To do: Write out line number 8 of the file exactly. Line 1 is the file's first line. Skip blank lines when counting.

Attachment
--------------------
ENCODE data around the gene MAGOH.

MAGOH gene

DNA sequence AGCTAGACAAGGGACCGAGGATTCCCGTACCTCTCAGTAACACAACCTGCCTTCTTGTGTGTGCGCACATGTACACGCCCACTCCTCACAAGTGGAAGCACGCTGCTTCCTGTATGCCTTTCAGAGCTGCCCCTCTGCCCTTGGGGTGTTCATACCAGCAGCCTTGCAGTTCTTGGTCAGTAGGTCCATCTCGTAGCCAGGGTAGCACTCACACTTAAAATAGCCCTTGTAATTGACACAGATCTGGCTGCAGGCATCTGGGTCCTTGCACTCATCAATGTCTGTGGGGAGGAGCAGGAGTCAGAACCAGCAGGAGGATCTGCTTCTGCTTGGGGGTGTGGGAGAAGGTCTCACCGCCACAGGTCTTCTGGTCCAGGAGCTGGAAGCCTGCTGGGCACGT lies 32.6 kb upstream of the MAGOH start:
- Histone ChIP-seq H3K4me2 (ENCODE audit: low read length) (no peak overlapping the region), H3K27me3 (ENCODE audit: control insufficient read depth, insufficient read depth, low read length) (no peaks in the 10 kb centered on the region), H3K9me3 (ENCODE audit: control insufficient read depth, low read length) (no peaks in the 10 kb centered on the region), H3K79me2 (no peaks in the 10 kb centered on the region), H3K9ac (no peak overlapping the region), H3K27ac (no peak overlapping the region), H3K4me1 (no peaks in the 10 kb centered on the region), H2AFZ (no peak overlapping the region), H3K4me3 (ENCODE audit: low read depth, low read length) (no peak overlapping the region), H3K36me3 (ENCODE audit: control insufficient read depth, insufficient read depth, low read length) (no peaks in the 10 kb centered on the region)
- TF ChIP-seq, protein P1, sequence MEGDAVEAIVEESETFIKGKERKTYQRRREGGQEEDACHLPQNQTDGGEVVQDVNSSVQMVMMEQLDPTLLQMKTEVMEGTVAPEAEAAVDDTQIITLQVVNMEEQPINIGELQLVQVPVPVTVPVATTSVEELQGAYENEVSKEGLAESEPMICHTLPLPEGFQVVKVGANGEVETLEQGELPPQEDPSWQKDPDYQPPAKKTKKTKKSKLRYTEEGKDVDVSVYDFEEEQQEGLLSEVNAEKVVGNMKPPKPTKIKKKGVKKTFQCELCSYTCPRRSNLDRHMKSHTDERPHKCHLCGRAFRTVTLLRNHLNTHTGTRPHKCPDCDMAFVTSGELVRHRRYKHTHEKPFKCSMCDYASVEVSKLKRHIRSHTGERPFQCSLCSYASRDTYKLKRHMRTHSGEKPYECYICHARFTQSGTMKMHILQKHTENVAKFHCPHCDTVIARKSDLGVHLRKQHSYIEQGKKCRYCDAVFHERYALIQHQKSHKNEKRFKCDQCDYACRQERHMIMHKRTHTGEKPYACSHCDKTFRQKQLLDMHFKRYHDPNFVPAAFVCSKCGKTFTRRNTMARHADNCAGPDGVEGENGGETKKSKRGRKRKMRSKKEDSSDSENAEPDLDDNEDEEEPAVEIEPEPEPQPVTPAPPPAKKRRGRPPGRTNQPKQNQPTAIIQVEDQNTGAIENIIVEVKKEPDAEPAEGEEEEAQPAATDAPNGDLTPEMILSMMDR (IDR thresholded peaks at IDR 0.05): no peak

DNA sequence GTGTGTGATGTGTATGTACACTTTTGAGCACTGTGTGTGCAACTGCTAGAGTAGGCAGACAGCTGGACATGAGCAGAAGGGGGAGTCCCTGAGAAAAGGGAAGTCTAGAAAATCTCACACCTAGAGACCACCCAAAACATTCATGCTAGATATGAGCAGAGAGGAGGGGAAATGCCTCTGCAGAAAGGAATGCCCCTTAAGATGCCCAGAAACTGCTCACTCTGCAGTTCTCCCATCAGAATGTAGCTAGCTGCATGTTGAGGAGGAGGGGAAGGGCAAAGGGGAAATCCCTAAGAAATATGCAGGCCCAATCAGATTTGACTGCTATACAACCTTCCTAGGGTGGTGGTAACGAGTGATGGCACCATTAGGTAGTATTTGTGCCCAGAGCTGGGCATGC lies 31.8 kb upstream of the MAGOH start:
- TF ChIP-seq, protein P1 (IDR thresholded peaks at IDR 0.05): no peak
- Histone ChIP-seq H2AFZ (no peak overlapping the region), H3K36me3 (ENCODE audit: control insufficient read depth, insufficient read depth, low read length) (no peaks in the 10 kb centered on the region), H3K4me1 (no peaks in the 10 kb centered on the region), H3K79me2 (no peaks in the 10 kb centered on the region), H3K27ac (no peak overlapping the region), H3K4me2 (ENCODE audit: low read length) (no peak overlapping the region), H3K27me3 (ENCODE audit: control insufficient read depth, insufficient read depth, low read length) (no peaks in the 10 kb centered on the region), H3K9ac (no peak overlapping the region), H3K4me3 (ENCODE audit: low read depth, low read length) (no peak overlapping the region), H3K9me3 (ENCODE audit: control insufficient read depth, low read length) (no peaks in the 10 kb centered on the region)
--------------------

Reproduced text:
- Histone ChIP-seq H2AFZ (no peak overlapping the region), H3K36me3 (ENCODE audit: control insufficient read depth, insufficient read depth, low read length) (no peaks in the 10 kb centered on the region), H3K4me1 (no peaks in the 10 kb centered on the region), H3K79me2 (no peaks in the 10 kb centered on the region), H3K27ac (no peak overlapping the region), H3K4me2 (ENCODE audit: low read length) (no peak overlapping the region), H3K27me3 (ENCODE audit: control insufficient read depth, insufficient read depth, low read length) (no peaks in the 10 kb centered on the region), H3K9ac (no peak overlapping the region), H3K4me3 (ENCODE audit: low read depth, low read length) (no peak overlapping the region), H3K9me3 (ENCODE audit: control insufficient read depth, low read length) (no peaks in the 10 kb centered on the region)